Not surprisingly, his views on Israel have embroiled him in controversy but some of his activities have embarrassed supporters of the Palestinian cause too. Larudee has appeared numerous times on Iran's PressTV and in 2014 he travelled to Syria with a delegation of "independent" observers for the presidential election. They described it as "the legitimate, democratic expression of the Syrian people" – even though it was generally seen as a sham. He took part in a similar delegation for the 2021 election which was equally enthusiastic about it.
"AIPAC" is registered in the US as a tax-exempt non-profit organisation and provides "fiscal sponsorship" for the Serena Shim awards together with several activist groups. Its US Treasury EIN number (20-516191) is used in connection with donations for all the groups under its tax umbrella, and "AIPAC" files a combined annual return to the Internal Revenue Service on their behalf.
"AIPAC" is not very forthcoming about the groups it currently sponsors. An unhelpful note on its single-page website says: "We invite inquiries, but will not provide a list of sponsored projects beyond what we have described herein, except with the permission of the projects themselves, and only after a vetting procedure." [italics added]
Thanks to Google, though, there's no need to be vetted. An internet search reveals six groups using the "AIPAC" EIN number for the purpose of donations. Four are connected with Palestine: the International Solidarity Movement, the Free Palestine Movement, North America Nakba Tour and Palestine Children's Welfare Fund. The other two are the Serena Shim awards and the Syria Solidarity Movement (and by an interesting coincidence their websites have the same IP address as the "AIPAC" website).
The Syria Solidarity Movement (SSM) is a pro-Assad group established in 2013. Eva Bartlett – the first person to win a Serena Shim award – was one of its founders and she was later joined on its steering committee by Vanessa Beeley, another Serena Shim winner. SSM's first project was to organise a speaking tour of North America by Mother Agnes, a nun based in Syria who claimed that videos of bodies from the Ghouta nerve agent attack had been faked. In 2017, on behalf of the Syria Solidarity Movement, "AIPAC" paid Ohio politician Dennis Kucinich $20,000 to attend a pro-Assad conference in Britain and give a speech there.
SSM was also an organiser of the 2014 and 2021 election "observer" missions to Syria in which Larudee took part. On the second occasion they were joined by Aaron Maté, a Serena Shim award-winning journalist from the Serena Shim award-winning Grayzone website, though Maté didn't sign their statement praising the election.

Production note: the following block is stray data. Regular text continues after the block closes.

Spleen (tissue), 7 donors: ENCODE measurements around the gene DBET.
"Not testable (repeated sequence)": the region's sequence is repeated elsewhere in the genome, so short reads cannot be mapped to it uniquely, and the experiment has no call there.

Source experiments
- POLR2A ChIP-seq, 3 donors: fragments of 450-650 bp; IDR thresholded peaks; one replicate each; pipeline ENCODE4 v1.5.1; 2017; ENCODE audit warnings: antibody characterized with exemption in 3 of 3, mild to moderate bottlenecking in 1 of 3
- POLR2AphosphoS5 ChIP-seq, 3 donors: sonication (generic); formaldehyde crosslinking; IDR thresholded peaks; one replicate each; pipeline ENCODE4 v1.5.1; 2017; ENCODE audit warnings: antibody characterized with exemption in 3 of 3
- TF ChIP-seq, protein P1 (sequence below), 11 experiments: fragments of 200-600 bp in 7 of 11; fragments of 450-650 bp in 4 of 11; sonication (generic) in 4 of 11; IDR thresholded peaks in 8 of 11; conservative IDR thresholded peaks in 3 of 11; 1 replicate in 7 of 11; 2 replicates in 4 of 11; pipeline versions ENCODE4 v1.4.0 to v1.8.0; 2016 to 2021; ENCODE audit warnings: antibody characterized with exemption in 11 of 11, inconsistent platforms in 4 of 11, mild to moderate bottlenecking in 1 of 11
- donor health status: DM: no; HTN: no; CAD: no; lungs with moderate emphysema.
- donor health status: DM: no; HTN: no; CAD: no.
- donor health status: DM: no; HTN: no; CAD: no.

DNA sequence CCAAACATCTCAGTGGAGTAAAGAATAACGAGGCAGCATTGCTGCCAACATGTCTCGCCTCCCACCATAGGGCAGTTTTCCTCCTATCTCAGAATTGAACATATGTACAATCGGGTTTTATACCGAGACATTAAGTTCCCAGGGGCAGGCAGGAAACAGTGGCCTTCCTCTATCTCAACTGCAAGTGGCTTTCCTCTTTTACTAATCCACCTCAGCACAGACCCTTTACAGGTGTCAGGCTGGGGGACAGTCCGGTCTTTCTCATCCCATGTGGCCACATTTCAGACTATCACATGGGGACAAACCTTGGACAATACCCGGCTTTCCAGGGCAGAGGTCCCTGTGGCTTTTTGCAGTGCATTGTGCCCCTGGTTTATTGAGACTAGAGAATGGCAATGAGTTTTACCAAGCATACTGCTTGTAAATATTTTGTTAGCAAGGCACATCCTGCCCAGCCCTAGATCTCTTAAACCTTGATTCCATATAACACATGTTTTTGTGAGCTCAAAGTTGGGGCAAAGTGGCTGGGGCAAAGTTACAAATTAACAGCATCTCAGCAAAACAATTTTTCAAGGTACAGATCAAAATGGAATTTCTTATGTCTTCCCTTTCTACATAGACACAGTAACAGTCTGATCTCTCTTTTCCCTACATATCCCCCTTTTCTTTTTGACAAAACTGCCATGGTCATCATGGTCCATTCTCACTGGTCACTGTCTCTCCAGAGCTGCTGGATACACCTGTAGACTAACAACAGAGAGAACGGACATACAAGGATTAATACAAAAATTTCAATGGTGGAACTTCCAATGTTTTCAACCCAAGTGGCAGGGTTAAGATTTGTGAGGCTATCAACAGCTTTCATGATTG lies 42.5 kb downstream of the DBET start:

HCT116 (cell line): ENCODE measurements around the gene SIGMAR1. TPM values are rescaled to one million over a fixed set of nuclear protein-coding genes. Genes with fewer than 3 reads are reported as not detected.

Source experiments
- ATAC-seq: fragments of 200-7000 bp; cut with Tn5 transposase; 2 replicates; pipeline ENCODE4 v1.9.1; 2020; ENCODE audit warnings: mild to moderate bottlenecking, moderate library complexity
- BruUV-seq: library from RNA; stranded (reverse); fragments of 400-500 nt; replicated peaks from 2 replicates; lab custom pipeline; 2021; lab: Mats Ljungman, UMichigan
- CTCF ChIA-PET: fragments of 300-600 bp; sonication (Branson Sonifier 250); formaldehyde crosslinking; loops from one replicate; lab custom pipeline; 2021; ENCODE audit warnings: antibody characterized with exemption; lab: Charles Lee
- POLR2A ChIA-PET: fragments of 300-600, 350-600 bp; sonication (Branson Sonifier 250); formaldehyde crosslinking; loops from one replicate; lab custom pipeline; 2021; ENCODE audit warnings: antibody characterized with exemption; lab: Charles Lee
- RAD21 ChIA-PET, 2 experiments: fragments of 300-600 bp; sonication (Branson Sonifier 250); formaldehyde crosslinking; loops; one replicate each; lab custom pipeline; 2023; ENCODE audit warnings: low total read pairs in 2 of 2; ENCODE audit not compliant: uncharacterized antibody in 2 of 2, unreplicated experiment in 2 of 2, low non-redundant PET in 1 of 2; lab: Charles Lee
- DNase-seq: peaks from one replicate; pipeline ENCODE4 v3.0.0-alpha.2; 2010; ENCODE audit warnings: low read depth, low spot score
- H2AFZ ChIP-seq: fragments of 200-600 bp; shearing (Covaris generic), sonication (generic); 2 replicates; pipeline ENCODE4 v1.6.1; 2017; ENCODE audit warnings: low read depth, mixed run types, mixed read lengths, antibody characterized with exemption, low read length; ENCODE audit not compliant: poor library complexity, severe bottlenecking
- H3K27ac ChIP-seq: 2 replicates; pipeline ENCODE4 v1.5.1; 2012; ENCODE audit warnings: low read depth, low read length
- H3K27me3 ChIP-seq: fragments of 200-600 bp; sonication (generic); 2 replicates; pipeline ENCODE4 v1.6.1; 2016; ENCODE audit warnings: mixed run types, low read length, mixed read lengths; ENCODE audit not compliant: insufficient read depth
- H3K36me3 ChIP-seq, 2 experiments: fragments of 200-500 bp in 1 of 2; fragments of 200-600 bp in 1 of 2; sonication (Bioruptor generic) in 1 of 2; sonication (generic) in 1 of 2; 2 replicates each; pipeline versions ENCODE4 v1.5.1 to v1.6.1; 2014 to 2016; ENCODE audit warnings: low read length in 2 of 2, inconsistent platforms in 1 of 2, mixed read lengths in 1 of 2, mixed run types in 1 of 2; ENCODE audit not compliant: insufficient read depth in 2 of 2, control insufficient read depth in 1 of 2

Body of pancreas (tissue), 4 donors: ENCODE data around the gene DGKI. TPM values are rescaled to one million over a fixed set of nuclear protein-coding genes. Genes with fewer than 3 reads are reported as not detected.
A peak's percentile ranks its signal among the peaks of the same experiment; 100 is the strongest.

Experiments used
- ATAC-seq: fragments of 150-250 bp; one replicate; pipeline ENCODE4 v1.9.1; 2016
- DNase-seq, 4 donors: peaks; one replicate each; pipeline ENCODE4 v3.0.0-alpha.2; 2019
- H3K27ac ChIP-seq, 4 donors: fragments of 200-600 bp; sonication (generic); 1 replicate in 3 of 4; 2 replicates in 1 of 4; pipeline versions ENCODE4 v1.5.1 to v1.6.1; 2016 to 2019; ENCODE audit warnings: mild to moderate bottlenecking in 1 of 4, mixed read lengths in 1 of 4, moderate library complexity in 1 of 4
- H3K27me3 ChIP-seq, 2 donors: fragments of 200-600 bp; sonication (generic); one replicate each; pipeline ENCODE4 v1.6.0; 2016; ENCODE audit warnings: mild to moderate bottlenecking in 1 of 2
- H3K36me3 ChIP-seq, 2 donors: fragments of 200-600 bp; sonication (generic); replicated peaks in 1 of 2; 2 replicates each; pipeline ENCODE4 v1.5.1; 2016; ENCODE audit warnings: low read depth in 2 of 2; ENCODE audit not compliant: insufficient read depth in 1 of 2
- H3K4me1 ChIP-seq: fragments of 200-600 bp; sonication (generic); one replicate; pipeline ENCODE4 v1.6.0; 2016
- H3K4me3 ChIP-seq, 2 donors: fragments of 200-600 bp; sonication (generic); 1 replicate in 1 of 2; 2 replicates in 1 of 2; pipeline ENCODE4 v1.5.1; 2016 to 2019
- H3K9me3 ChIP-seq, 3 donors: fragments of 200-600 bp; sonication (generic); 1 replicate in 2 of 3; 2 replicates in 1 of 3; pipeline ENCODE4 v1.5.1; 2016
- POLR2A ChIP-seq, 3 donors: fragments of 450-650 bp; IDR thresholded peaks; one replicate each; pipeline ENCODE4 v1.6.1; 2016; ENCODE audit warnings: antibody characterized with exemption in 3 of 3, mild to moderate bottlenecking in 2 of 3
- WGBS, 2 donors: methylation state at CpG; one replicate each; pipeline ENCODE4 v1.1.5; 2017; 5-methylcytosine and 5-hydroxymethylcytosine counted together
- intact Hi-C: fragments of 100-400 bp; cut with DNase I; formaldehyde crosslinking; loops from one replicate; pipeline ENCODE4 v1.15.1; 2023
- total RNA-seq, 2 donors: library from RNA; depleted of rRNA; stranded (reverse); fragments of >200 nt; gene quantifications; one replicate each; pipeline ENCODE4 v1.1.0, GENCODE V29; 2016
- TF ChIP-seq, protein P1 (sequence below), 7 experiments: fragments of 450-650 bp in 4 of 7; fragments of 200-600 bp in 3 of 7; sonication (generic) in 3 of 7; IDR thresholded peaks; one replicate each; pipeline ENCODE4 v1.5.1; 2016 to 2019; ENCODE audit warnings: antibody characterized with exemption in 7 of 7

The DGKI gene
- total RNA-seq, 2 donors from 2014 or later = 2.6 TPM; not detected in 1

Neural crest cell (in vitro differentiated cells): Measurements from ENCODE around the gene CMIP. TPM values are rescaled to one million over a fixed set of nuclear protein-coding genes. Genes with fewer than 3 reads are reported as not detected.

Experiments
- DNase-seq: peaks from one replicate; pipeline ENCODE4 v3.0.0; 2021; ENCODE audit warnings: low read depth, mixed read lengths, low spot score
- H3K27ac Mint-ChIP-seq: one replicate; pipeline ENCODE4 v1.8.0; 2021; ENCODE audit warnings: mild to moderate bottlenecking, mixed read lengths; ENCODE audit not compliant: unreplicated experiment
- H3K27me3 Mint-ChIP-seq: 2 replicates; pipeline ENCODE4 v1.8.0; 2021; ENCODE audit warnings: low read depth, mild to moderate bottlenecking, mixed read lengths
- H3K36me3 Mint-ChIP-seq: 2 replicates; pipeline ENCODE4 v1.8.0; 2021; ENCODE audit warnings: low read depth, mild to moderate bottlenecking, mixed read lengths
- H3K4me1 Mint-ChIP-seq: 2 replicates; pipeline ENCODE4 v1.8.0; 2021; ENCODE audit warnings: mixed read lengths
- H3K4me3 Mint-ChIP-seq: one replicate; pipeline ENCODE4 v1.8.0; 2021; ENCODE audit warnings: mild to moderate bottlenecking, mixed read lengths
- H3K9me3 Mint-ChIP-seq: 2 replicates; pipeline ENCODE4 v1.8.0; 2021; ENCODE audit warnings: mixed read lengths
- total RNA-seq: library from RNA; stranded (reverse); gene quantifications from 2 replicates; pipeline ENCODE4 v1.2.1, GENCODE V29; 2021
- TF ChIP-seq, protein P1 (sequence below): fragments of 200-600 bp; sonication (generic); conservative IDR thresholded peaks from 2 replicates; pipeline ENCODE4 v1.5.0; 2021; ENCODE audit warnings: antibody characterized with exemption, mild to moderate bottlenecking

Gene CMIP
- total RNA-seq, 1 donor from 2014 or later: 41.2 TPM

Payments through 'AIPAC'
Public records show that funding from donors channelled through "AIPAC" averaged $165,000 a year between 2012 and the end of 2018. The sources of funding are not identified by name and since the published accounts give combined figures for all groups under the "AIPAC" umbrella it's not possible to see how much income or expenditure relates to any particular group.
The groups are not mentioned at all in its annual returns to the Internal Revenue Service. In a section of the form which asks for a description of its activities, "AIPAC" replies: "We are an all volunteer membership organisation established to help our community, regardless of religion, race or political beliefs, be aware of international human rights and social justice issues that are key to sustainable world peace."
Elsewhere on the form, "AIPAC" says it "arranges and conducts educational and informational programs relating to human rights and social justice, particularly in the Middle East".
The most recent annual return available shows that in 2018 "AIPAC" received $197,000 and spent $176,000. General expenses and running costs accounted for $104,000 – including a whopping $45,000 listed under "travel". Just under $72,000 was paid out in the form of grants.
Of the grant money, $26,869 was spent outside the United States. A sum of $14,999 was sent to two recipients in Syria for "research/publishing" and a further $2,500 to Britain, also for "research/publishing".
In addition, the accounts show two payments relating to Palestine: one of $7,370 for "human rights" work and $2,000 described as humanitarian aid.
Inside the US, the accounts show a $5,000 payment to a company in Washington state called Onward and Upward, for "research and reporting".
However, more than half the total grant money went to three recipients listed among winners of the Serena Shim award: $10,000 to Mint Press News, $10,000 to Gareth Porter, and $20,000 to Max Blumenthal.